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Synagogue top bidder for swim club embroiled in discrimination suit

By Deborah Brunswick, CNN
The Valley Club filed for bankruptcy in November 2009 because of legal bills and liabilities.
The Valley Club filed for bankruptcy in November 2009 because of legal bills and liabilities.
  • Pennsylvania swim club involved in racial discrimination controversy sold at auction
  • Congregation Beth Solomon of northeast Philadelpha was top bidder, at $1.46 million
  • Club had canceled swimming privileges to minority children after members complained
  • Club filed for bankruptcy because of mounting legal bills and liabilities

(CNN) -- A swim club at the center of a racial discrimination controversy last year has been sold in a bankruptcy court auction.

The Valley Swim Club in Huntingdon Valley, Pennsylvania, a sold for $1.46 million to Congregation Beth Solomon of Northeast Philadelphia after several hours of "spirited" bidding by five parties on Thursday, according to Terry P. Dershaw, the swim club's bankruptcy trustee.

Vlad Tinovsky, the synagogue's attorney, could not say what the congregation intends to do with the 10.5-acre property in the Philadelphia suburb.

"The congregation is very excited, but we are not yet sure how we intend to use it. We would like to use it within its existing recreational and educational nature," Tinovsky told CNN.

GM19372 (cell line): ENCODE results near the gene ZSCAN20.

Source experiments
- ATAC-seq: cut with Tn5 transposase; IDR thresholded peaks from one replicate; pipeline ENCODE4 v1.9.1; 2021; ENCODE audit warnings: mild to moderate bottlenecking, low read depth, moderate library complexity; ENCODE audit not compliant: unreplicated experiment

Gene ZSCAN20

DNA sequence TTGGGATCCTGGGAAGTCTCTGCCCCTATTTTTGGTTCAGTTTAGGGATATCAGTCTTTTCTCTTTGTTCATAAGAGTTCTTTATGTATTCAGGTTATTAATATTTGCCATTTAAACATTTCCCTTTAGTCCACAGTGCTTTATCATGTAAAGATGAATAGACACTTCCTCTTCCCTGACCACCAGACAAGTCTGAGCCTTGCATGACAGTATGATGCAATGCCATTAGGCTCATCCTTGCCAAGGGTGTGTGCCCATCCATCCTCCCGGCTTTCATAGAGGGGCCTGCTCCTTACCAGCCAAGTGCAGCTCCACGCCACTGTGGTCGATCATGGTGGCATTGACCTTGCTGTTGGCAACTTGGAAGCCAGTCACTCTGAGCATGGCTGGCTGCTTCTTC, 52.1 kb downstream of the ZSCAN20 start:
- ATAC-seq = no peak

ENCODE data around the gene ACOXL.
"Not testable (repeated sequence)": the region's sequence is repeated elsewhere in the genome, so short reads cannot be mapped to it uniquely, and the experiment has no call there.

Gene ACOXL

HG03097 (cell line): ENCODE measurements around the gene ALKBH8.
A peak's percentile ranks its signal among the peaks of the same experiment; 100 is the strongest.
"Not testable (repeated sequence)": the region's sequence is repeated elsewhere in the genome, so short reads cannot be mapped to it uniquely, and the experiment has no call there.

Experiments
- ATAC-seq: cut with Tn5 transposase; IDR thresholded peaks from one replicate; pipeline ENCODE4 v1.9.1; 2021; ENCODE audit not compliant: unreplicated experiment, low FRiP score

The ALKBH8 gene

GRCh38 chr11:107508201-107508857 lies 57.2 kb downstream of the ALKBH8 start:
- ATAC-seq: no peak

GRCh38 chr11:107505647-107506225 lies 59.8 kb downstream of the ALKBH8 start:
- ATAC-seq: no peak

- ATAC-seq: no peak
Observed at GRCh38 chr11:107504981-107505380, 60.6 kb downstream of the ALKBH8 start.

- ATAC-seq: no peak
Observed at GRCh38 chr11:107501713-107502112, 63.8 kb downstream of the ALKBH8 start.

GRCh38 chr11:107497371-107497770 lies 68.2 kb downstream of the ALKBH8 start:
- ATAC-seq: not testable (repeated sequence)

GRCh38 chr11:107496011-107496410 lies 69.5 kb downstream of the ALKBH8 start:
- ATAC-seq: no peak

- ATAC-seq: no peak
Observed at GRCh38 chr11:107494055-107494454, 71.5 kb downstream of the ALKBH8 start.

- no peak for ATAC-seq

The swim club filed for bankruptcy in November 2009 because of legal bills and liabilities resulting from the club's decision to cancel swimming privileges to black and Latino children from the Creative Steps Day Care center.

The club's decision to revoke the swimming privileges sparked controversy and garnered high profile media attention.

The Creative Steps Day Care children -- who were in kindergarten through seventh grade -- went to the Valley Swim Club on June 29 after the center's director had contracted the use of the club once a week, but after members complained, the private swim club canceled their deal with the day camp and returned their $1,950 check.

The swim club said safety and crowding prompted the cancellation, not racism.

The club was hit with a lawsuit from the U.S Justice Department and a state Human Relations Commission investigation.

Antonio Wright, the supervisor and program coordinator at Creative Steps, said the center is happy the pool has been sold but still upset over last year's controversy.

"Creative Steps is ecstatic at the verdict, but we're sad that it took such an unfortunate situation involving children to occur to show that racism is still alive," Wright said.

John Deusler, the swim club's former president, did not comment on the sale of the property.